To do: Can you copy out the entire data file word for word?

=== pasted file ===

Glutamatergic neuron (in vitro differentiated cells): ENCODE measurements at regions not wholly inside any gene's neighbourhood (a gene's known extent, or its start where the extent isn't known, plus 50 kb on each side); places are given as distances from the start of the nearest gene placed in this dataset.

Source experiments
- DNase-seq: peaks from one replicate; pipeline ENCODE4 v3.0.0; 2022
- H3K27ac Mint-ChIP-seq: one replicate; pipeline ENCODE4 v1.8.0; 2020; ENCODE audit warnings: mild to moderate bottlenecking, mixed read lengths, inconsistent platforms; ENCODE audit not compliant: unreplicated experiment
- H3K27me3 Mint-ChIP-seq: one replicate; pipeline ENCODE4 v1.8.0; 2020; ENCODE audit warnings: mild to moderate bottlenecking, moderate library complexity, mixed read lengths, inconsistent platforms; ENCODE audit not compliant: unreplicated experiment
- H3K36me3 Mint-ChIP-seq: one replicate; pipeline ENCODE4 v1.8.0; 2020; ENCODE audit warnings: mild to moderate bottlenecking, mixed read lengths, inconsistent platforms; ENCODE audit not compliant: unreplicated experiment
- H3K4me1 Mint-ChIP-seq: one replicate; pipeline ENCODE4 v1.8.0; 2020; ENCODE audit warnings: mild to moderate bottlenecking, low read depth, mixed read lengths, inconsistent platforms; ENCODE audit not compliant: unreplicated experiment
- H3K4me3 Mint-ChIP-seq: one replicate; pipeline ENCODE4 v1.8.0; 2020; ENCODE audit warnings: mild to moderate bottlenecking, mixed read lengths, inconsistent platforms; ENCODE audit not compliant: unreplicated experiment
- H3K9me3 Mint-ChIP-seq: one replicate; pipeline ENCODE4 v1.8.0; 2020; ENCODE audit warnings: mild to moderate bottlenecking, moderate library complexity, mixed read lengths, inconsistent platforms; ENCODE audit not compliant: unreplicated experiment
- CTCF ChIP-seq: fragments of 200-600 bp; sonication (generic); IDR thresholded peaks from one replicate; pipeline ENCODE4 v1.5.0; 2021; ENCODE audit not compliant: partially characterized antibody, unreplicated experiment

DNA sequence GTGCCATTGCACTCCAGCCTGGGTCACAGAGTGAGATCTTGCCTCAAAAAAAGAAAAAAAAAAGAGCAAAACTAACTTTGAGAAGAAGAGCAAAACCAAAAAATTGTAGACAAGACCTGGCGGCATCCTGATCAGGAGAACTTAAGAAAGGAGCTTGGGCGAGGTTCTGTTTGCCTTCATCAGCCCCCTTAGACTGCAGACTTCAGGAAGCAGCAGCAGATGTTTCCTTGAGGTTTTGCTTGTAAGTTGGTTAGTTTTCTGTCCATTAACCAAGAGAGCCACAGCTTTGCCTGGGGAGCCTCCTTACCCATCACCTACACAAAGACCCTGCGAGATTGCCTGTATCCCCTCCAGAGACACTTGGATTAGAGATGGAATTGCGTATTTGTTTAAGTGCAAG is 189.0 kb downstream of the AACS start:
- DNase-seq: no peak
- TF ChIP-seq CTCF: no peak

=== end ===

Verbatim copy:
Glutamatergic neuron (in vitro differentiated cells): ENCODE measurements at regions not wholly inside any gene's neighbourhood (a gene's known extent, or its start where the extent isn't known, plus 50 kb on each side); places are given as distances from the start of the nearest gene placed in this dataset.

Source experiments
- DNase-seq: peaks from one replicate; pipeline ENCODE4 v3.0.0; 2022
- H3K27ac Mint-ChIP-seq: one replicate; pipeline ENCODE4 v1.8.0; 2020; ENCODE audit warnings: mild to moderate bottlenecking, mixed read lengths, inconsistent platforms; ENCODE audit not compliant: unreplicated experiment
- H3K27me3 Mint-ChIP-seq: one replicate; pipeline ENCODE4 v1.8.0; 2020; ENCODE audit warnings: mild to moderate bottlenecking, moderate library complexity, mixed read lengths, inconsistent platforms; ENCODE audit not compliant: unreplicated experiment
- H3K36me3 Mint-ChIP-seq: one replicate; pipeline ENCODE4 v1.8.0; 2020; ENCODE audit warnings: mild to moderate bottlenecking, mixed read lengths, inconsistent platforms; ENCODE audit not compliant: unreplicated experiment
- H3K4me1 Mint-ChIP-seq: one replicate; pipeline ENCODE4 v1.8.0; 2020; ENCODE audit warnings: mild to moderate bottlenecking, low read depth, mixed read lengths, inconsistent platforms; ENCODE audit not compliant: unreplicated experiment
- H3K4me3 Mint-ChIP-seq: one replicate; pipeline ENCODE4 v1.8.0; 2020; ENCODE audit warnings: mild to moderate bottlenecking, mixed read lengths, inconsistent platforms; ENCODE audit not compliant: unreplicated experiment
- H3K9me3 Mint-ChIP-seq: one replicate; pipeline ENCODE4 v1.8.0; 2020; ENCODE audit warnings: mild to moderate bottlenecking, moderate library complexity, mixed read lengths, inconsistent platforms; ENCODE audit not compliant: unreplicated experiment
- CTCF ChIP-seq: fragments of 200-600 bp; sonication (generic); IDR thresholded peaks from one replicate; pipeline ENCODE4 v1.5.0; 2021; ENCODE audit not compliant: partially characterized antibody, unreplicated experiment

DNA sequence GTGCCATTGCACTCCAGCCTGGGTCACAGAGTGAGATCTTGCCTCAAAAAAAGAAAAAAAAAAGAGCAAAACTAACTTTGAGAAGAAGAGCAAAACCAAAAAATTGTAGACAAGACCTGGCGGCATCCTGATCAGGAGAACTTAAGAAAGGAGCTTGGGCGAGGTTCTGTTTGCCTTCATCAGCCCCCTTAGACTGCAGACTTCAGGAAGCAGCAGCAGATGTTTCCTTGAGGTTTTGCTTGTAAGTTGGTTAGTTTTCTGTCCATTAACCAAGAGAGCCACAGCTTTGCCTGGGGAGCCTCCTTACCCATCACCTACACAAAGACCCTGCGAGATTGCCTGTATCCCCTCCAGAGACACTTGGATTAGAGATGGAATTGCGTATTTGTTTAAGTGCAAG is 189.0 kb downstream of the AACS start:
- DNase-seq: no peak
- TF ChIP-seq CTCF: no peak